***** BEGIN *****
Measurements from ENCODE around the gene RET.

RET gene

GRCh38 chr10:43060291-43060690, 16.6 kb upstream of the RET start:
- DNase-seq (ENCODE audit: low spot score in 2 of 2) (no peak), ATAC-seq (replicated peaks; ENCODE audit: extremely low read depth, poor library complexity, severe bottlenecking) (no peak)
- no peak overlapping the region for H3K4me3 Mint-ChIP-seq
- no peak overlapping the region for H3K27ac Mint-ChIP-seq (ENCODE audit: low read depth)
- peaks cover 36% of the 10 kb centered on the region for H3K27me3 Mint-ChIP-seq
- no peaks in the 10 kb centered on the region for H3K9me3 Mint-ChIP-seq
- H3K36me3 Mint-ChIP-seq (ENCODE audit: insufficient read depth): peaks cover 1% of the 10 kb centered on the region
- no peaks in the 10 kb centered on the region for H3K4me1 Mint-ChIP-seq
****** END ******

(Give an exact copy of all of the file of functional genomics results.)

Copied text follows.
Measurements from ENCODE around the gene RET.

RET gene

GRCh38 chr10:43060291-43060690, 16.6 kb upstream of the RET start:
- DNase-seq (ENCODE audit: low spot score in 2 of 2) (no peak), ATAC-seq (replicated peaks; ENCODE audit: extremely low read depth, poor library complexity, severe bottlenecking) (no peak)
- no peak overlapping the region for H3K4me3 Mint-ChIP-seq
- no peak overlapping the region for H3K27ac Mint-ChIP-seq (ENCODE audit: low read depth)
- peaks cover 36% of the 10 kb centered on the region for H3K27me3 Mint-ChIP-seq
- no peaks in the 10 kb centered on the region for H3K9me3 Mint-ChIP-seq
- H3K36me3 Mint-ChIP-seq (ENCODE audit: insufficient read depth): peaks cover 1% of the 10 kb centered on the region
- no peaks in the 10 kb centered on the region for H3K4me1 Mint-ChIP-seq